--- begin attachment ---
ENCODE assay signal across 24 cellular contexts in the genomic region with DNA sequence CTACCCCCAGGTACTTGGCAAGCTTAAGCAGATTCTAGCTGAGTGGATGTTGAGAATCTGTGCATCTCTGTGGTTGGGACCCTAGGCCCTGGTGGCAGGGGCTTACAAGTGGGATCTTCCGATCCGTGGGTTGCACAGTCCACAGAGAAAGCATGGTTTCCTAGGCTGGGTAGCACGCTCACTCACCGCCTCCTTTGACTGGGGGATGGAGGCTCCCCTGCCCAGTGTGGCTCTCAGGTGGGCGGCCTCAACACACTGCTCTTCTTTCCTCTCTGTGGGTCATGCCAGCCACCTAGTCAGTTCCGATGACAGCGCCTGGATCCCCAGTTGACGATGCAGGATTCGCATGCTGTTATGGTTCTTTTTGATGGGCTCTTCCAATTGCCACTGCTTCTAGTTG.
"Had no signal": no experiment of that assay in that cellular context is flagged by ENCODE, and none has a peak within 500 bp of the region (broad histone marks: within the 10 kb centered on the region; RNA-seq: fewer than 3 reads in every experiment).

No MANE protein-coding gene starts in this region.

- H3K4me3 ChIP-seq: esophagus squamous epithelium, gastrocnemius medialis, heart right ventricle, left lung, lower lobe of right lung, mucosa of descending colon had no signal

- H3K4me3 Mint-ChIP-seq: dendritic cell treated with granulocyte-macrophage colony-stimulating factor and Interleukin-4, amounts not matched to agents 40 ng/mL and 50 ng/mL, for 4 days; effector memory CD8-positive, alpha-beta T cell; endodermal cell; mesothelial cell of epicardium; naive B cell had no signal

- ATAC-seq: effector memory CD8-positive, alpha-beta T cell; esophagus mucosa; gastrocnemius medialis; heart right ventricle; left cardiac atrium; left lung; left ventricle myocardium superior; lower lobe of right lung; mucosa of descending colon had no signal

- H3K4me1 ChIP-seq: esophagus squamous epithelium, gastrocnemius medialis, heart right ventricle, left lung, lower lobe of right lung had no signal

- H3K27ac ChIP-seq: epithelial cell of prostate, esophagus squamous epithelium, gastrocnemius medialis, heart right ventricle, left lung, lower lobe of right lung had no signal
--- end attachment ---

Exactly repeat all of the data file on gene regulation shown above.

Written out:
ENCODE assay signal across 24 cellular contexts in the genomic region with DNA sequence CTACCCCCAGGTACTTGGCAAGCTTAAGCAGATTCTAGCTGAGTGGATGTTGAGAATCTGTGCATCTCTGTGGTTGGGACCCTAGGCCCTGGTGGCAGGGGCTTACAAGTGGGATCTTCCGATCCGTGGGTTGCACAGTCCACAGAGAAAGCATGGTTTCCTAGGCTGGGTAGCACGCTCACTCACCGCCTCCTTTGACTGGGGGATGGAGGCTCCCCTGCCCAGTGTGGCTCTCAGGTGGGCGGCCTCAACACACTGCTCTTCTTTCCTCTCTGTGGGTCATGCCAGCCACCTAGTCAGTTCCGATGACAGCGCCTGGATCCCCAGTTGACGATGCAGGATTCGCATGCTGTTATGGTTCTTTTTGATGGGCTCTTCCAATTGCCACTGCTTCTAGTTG.
"Had no signal": no experiment of that assay in that cellular context is flagged by ENCODE, and none has a peak within 500 bp of the region (broad histone marks: within the 10 kb centered on the region; RNA-seq: fewer than 3 reads in every experiment).

No MANE protein-coding gene starts in this region.

- H3K4me3 ChIP-seq: esophagus squamous epithelium, gastrocnemius medialis, heart right ventricle, left lung, lower lobe of right lung, mucosa of descending colon had no signal

- H3K4me3 Mint-ChIP-seq: dendritic cell treated with granulocyte-macrophage colony-stimulating factor and Interleukin-4, amounts not matched to agents 40 ng/mL and 50 ng/mL, for 4 days; effector memory CD8-positive, alpha-beta T cell; endodermal cell; mesothelial cell of epicardium; naive B cell had no signal

- ATAC-seq: effector memory CD8-positive, alpha-beta T cell; esophagus mucosa; gastrocnemius medialis; heart right ventricle; left cardiac atrium; left lung; left ventricle myocardium superior; lower lobe of right lung; mucosa of descending colon had no signal

- H3K4me1 ChIP-seq: esophagus squamous epithelium, gastrocnemius medialis, heart right ventricle, left lung, lower lobe of right lung had no signal

- H3K27ac ChIP-seq: epithelial cell of prostate, esophagus squamous epithelium, gastrocnemius medialis, heart right ventricle, left lung, lower lobe of right lung had no signal